-changes in the urethra which don’t support the usual healthy bacterial flora, which makes it harder to repel pathogenic ‘bad’ bacteria. Low grade or outright urinary infections may start to be an issue even in perimenopause; well before periods actually quit. For more details on this, and additional natural treatment options, see my article on recurrent urinary infections
As one of my patients put it oh-so practically: “while I hope to have sex the rest of my life, I suspect I will be having to pee right up to the last day”. Barring the need for dialysis, she is spot on with that suspicion. That is why I typically recommend that women in the peri-menopausal time frame and onward consider using a safe and effective hormone support therapy on a regular basis to also assist their bladder health.
- Atrophy also affects the muscles of the pelvic floor. Loss of muscle tone will affect both bladder and bowel function. One goal with the vaginal therapy we will discuss is to improve pelvic muscle tone, restore natural elimination function and assist sexual response.
Restorative therapy for genitourinary atrophy
To slow, stop and preferably reverse the problems we reviewed above, we need to address the underlying factors, not just lubricate the symptoms. There are two general approaches I use to do this. Both are physician prescribed and can be obtained from most compounding pharmacies.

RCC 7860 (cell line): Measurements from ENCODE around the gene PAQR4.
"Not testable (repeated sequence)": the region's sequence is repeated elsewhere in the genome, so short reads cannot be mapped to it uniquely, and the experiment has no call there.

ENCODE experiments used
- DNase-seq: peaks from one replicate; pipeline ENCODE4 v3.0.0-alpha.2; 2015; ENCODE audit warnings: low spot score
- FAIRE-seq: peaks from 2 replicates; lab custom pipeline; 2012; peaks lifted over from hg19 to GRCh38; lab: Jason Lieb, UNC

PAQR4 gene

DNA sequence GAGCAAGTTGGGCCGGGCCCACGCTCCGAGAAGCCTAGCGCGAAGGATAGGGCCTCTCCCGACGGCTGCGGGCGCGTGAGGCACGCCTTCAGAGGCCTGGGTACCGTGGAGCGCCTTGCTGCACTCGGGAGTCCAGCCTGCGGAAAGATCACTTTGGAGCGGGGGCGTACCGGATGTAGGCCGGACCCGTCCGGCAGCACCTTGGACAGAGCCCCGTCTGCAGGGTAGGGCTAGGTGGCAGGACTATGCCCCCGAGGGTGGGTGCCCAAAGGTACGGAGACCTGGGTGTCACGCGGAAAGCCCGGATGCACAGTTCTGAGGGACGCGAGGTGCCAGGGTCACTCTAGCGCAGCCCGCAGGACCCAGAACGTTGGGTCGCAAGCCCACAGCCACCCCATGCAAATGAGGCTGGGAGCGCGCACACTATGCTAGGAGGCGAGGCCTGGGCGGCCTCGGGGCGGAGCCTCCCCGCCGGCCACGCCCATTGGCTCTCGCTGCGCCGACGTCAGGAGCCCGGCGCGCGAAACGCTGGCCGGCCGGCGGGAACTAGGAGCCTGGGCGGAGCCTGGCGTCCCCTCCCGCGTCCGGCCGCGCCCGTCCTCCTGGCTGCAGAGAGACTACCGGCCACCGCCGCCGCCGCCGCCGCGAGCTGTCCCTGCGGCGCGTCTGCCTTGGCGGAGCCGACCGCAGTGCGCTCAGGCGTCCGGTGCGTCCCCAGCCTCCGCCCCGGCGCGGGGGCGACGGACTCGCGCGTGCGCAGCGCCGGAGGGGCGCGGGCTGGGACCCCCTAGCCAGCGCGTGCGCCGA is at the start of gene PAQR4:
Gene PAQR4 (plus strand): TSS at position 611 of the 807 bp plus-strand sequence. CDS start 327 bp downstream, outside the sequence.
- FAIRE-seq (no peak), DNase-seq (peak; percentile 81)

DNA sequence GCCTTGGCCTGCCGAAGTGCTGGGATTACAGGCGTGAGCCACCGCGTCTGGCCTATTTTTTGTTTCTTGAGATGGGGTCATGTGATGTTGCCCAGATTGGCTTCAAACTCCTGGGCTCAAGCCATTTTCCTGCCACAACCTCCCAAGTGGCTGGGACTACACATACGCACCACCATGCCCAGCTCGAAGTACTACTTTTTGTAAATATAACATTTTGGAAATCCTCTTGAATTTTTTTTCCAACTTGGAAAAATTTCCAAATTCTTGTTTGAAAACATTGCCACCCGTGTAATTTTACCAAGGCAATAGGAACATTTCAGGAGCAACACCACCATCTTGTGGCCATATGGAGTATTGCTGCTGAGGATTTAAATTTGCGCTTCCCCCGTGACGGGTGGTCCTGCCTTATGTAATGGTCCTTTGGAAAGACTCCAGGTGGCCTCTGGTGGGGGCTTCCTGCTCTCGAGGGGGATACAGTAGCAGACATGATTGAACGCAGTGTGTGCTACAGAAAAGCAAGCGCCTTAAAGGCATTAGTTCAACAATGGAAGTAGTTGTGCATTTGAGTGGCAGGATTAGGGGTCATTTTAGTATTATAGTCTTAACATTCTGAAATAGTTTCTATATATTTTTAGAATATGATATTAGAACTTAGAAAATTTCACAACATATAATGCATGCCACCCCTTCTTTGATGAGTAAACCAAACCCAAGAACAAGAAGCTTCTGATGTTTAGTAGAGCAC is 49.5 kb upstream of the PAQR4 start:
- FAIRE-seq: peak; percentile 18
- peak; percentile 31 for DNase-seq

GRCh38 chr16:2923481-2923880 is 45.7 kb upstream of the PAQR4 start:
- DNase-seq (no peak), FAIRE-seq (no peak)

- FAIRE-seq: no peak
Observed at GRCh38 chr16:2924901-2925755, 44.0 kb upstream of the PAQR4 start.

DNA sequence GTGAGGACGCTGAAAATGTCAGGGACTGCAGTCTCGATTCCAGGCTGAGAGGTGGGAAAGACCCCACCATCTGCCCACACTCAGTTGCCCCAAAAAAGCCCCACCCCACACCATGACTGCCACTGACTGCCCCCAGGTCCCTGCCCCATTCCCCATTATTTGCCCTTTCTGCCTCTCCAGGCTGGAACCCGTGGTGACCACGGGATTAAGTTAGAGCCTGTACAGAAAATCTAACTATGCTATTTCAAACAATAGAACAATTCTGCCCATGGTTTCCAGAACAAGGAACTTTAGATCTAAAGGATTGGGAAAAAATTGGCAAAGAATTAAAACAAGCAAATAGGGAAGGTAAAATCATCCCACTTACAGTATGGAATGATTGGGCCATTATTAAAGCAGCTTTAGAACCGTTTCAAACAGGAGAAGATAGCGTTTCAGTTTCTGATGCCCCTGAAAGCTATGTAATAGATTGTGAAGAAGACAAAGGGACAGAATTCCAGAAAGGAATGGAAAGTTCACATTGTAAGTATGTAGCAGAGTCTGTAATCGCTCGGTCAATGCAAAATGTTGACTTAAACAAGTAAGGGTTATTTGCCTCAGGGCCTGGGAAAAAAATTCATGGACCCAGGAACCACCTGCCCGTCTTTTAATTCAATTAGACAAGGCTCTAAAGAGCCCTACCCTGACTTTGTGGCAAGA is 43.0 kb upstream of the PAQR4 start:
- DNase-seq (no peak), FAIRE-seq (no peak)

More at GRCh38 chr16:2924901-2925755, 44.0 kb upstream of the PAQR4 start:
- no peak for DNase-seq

#1 Local hormonal rehab. The aim is to prevent or undo pelvic region atrophy with low-dose and ongoing estriol vaginally cream therapy. While estriol is a less intense version of estrogen than the more potent and commonly used estradiol, it is actually better for vaginally rejuvenation. Typically, the applied dose works locally and will not change your whole body hormone levels. I usually have my patient use a third of the 2 grams total dose applied to the external genital area, and the other two thirds inserted intra-vaginally at bedtime with an applicator. Some physicians use a small amount of testosterone vaginally to achieve some of the same benefits. Instead, I typically use a small dose of DHEA with the estriol in the vaginal cream. The DHEA is a testosterone precursor, and the testosterone metabolized from the DHEA can then be utilized locally as needed to obtain direct tissue support.